Preliminary returns from Sunday’s commune elections appear to show a tighter popular vote than the breakdown of communes won would seem to suggest, with the CNRP raking in an estimated 45 percent of votes to the CPP’s 48 percent, according to a coalition of NGOs.
Though the figures were based only on a sample of polling stations, the Situation Room an election monitoring group made up of watchdogs and human rights organisations – said in a statement that it believes the projections “are 95 percent accurate”.
The monitors yesterday also announced that they hadn’t found any major issues with the election, tentatively labelling the voting process mostly free and fair, though some observers warned that the smooth process on election day did not reflect the repressive political environment that preceded it.
“Up to now, we haven’t seen any formal complaints regarding the ballot counting, but we have observed some small irregularities,” the press release stated, noting specific instances of monitors being banned from election stations and other issues.
“We cannot judge yet whether it is free and fair until after we have an analysis after the final result,” said Yong Kim Eng, of the People’s Centre for Development and Peace.
Official results will be available no later than June 24.Transparency International Cambodia Director Preap Kol yesterday presented the group’s preliminary findings, gathered from 411 polling stations across all provinces and Phnom Penh.
“There were minor very minor incidents. They were not systematic; they were isolated incidents, and they did not affect the outcome of the election,” Kol said during the presentation.
Kol did say that while the day of the election was mostly free of intimidation, the weeks preceding it created a hostile atmosphere that may leave a stain on the election’s legacy.
“Pressure on CSOs [civil society organisations] and the amendment to the Law on Political Parties, and certain rhetoric, may have had a negative impact on free, fair and just elections,” Kol said, referring to a February change allowing for the disbanding of parties if their leaders have been convicted of a crime.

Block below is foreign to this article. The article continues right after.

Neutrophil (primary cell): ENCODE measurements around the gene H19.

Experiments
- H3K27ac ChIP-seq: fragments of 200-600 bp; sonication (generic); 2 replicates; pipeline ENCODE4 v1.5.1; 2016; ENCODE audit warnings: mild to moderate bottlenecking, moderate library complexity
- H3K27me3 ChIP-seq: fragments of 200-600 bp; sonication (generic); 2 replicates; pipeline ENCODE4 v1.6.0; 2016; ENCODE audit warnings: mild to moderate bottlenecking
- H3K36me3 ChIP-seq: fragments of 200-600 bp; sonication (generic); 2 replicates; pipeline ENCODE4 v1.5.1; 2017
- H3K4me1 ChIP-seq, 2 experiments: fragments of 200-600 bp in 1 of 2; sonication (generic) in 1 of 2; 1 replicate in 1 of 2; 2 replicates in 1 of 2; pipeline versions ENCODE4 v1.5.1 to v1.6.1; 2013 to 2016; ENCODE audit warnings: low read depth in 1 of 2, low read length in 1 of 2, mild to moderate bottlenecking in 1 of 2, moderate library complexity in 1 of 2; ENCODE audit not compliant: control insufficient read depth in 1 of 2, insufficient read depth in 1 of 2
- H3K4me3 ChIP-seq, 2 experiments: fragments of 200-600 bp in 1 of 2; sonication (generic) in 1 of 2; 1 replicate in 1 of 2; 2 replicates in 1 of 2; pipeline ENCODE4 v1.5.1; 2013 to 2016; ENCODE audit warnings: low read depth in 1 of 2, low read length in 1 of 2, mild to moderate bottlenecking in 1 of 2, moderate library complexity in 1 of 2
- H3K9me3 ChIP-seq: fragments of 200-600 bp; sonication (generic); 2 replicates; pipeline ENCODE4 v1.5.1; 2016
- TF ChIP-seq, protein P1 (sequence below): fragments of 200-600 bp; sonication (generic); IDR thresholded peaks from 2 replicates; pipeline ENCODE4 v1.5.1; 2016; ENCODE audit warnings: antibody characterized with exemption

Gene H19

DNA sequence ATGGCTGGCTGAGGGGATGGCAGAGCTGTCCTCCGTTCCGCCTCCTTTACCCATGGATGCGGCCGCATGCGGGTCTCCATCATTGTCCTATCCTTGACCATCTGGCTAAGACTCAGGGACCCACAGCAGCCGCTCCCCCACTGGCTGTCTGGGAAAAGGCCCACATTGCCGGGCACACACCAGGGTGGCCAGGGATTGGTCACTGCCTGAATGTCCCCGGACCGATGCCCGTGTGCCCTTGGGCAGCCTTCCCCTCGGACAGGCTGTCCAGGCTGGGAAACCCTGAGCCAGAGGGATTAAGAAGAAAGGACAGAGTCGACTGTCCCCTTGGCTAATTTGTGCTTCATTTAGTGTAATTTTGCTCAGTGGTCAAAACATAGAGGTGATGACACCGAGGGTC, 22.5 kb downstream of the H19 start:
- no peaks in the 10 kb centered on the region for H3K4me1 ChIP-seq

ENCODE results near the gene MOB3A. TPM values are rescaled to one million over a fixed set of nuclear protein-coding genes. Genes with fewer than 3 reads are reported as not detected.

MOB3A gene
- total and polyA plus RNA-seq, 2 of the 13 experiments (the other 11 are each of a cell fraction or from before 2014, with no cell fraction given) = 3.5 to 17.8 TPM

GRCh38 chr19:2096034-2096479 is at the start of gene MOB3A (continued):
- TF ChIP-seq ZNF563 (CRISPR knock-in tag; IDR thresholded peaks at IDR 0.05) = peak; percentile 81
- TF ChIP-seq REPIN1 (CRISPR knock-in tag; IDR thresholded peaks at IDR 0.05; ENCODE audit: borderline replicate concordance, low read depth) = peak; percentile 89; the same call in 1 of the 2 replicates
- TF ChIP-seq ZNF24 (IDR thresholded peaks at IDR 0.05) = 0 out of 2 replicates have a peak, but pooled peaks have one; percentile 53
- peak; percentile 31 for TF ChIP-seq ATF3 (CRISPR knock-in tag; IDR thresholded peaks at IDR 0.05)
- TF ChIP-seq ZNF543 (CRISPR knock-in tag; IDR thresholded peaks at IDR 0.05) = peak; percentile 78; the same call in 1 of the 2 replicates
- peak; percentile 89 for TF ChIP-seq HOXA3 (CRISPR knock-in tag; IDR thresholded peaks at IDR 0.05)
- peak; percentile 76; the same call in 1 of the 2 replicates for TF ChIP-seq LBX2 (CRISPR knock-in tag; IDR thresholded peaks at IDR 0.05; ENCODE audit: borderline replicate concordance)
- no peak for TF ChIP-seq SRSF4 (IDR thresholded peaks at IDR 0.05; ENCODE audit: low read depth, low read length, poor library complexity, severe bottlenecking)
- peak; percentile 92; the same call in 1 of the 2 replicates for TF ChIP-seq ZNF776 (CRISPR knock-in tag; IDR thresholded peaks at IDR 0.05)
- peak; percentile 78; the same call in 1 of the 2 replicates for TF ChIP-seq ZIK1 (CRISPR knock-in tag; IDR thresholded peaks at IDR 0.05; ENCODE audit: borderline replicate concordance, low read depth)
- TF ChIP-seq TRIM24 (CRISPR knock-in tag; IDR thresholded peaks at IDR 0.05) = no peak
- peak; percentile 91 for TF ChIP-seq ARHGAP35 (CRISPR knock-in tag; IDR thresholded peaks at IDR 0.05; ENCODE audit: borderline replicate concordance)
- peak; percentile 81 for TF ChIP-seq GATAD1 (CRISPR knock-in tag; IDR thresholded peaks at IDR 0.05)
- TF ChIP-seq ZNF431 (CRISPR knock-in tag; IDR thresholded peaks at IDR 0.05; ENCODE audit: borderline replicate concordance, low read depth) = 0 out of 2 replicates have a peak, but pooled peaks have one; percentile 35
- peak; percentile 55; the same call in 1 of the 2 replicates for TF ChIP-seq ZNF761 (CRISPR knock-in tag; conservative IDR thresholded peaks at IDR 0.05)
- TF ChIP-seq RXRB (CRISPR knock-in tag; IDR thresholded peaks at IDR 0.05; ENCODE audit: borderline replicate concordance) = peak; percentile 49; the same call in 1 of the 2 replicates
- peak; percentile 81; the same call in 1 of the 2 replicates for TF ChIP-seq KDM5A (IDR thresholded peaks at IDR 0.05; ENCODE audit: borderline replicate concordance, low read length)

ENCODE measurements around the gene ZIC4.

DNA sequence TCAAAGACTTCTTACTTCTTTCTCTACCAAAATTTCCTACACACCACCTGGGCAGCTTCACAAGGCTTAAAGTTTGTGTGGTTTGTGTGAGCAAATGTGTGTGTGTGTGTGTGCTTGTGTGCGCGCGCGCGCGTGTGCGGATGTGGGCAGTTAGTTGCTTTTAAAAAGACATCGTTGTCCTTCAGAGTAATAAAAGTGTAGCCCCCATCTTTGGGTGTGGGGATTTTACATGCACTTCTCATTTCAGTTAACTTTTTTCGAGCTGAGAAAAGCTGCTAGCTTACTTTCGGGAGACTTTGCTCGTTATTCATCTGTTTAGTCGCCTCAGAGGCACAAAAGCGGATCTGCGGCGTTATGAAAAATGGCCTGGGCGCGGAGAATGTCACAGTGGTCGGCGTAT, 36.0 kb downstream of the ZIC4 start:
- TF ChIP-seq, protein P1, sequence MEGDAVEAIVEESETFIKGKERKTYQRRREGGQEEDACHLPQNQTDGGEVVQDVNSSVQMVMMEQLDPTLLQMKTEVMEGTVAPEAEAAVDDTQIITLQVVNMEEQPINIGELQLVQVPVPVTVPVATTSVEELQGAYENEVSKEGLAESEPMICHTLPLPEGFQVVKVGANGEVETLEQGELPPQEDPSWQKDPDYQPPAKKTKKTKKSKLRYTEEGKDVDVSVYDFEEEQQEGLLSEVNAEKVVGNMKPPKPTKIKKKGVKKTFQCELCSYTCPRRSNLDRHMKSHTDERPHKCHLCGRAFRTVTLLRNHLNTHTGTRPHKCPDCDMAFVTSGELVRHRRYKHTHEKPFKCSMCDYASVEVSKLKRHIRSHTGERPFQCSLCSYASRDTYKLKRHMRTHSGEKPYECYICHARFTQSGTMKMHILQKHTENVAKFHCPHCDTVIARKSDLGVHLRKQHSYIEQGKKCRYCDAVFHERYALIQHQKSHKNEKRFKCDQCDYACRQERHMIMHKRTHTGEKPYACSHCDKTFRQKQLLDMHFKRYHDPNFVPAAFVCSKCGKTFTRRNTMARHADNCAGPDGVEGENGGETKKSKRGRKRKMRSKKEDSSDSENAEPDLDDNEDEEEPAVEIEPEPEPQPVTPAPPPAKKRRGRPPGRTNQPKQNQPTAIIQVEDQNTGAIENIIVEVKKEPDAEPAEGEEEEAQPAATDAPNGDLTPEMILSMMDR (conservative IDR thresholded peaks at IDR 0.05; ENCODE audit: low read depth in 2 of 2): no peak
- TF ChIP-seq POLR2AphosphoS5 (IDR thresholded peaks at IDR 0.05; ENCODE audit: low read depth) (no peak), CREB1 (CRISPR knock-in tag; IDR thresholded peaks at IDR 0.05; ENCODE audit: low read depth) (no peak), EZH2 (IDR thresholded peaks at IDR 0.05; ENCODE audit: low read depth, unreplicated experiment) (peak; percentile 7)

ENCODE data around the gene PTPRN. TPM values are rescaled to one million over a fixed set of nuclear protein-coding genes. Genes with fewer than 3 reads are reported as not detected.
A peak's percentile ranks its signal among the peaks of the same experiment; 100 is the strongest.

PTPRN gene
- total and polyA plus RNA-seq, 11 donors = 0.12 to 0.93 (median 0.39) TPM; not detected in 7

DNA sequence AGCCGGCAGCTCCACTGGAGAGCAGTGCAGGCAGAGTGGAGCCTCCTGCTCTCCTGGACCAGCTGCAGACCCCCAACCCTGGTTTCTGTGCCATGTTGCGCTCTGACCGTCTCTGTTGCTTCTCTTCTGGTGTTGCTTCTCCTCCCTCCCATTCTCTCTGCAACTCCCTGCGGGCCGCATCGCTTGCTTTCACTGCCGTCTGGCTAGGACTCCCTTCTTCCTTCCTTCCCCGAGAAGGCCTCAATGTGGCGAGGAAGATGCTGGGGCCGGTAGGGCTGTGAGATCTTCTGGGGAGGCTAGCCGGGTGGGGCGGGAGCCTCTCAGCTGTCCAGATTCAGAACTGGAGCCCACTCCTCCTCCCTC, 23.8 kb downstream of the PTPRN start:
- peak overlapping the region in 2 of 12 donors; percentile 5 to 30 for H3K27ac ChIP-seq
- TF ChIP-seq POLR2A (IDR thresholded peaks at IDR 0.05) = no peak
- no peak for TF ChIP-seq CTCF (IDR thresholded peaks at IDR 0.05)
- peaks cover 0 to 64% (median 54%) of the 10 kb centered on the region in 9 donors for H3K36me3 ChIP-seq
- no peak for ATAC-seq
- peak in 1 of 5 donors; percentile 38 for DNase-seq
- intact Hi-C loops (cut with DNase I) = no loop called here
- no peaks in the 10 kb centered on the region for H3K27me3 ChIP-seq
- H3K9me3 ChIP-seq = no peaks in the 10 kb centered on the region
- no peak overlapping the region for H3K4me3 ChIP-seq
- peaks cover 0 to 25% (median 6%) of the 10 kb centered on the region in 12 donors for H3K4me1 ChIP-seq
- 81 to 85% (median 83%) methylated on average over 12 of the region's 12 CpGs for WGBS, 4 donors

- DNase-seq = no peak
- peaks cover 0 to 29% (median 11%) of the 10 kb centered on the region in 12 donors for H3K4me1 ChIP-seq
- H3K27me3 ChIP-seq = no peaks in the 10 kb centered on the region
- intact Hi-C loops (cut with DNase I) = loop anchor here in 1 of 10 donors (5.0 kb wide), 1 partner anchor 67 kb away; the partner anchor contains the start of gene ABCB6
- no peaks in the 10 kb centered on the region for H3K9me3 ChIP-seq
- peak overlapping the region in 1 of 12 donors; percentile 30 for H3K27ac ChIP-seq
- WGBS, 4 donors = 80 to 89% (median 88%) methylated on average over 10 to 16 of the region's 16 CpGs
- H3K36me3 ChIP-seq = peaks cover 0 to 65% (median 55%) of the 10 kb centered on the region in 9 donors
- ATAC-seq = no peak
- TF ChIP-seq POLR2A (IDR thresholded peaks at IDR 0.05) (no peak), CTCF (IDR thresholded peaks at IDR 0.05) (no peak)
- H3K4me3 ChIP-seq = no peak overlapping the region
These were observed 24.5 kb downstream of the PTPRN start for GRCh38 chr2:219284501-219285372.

Naly Pilorge, deputy director of advocacy at Licadho, had stronger words to criticise the proceedings.
“We cannot use ‘free and fair’ to describe any of Cambodia’s elections, as they are riddled with vote buying, threats, attacks and imprisonment of opposition party members . . . [and] government institutions including the military who support and assist the ruling party,” she said.
Government spokesman Phay Siphan, however, dismissed the criticism, saying that this election proves Cambodia has a thriving, democratic multiparty political system that respects the will of the people.
Siphan also said he was pleased that the CNRP accepted the results of this year’s election, and added that he didn’t expect any protests.
“This election encourages Cambodians that we don’t hold elections to divide ourselves, but to learn from the people,” he said.
The United States Embassy also congratulated the smooth voting yesterday, posting on Facebook that the election was “an important milestone in Cambodia’s continued democratic development”.
Analyst Meas Ny said the smooth process in this election meant that the results this time around could not be refuted as they were in the controversial 2012 and 2013 elections.
“I think that this time the CNRP cannot reject the results of this election,” Ny said.
Despite the somewhat disappointing results, Ny said the CNRP’s almost 500 seats was a good base from which to continue to grow the party.
“When you look at how CNRP emerged in 2013, it was a small tree that could grow quite far . . . CNRP now also has the roots. The future depends on how they take care of the tree,” Ny said.
Nonetheless, he added, referring to the potential for attacks from the government, even a tree must be wary of “lightning”.